The outbreak of coronavirus has challenged shopping centres. In most of the European countries they are closed and will probably be opened only in the last phase of lifting restrictions when the virus is finally clearly subsiding and people can again communicate and move in close proximity. It is likely that the current developments will change the market of shopping centres irrevocably.
In a short time, e-commerce has gathered strength and logistics solutions have been subjected to huge loads. Most of the goods we buy from the internet comes with contactless delivery. This is a new trend that will probably remain in the consumer habits, and many essentials, e.g. food, but also home appliances and furniture, will be ordered from the internet from now on.
Thus, it may be presumed that logistics centres and warehousing centres will gather strength, and the share of shopping in shopping centres shall further decrease. The centres that implement change more powerfully and aim at the concept of recreation will survive.
We are expecting shopping streets
In the past weeks, there is a new trend causing excitement in Estonia, where a store in a shopping centre is replaced by an individual store. And that happens in the best areas of Tallinn. It is clear that merchants want more freedom to decide how to operate their stores, and also possibilities to serve customers during times of crisis.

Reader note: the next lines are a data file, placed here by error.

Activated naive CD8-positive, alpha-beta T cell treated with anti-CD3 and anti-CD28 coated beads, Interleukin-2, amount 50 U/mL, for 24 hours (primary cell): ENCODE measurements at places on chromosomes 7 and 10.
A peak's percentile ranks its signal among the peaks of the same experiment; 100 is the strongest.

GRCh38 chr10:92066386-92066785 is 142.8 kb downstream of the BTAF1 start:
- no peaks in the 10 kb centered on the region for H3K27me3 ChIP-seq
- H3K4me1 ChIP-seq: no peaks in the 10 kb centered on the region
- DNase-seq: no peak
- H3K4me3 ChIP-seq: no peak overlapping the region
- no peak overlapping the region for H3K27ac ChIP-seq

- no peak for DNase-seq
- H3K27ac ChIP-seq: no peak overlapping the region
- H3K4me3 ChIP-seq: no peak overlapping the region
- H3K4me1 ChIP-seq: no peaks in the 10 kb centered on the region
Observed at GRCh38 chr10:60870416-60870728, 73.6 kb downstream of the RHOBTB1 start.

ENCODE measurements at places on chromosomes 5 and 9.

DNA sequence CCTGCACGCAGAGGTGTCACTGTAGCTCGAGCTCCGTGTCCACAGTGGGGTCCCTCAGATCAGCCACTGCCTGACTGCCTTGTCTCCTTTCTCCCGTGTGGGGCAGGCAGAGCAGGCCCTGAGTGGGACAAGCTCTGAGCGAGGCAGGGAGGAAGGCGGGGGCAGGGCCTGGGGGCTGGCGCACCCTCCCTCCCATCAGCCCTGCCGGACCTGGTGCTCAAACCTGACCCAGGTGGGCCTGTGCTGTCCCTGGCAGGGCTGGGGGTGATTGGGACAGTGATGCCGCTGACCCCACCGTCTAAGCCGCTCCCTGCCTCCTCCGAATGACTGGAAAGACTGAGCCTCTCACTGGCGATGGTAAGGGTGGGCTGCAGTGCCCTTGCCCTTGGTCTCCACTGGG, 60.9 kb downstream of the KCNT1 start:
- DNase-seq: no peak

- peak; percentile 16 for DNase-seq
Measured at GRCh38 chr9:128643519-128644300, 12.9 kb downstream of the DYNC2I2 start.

It is possible that new strength will flow into shopping streets in Tallinn where all the merchants have their own stores and it is possible to adhere to safety rules. The municipality should consider improvement of Viru and, for instance, Harju streets and create possibilities for visiting street shops in clean and dry conditions also in wet or snowy periods, similarly to the arteries of the centres of Stockholm or Helsinki where the streets have good drainage systems and electrical heating.
It also seems to be a good idea when considering the future commercial developments. Instead of another shopping centre, the city could rather have a shopping street where people can shop in fresh air, door to door, while keeping their feet dry.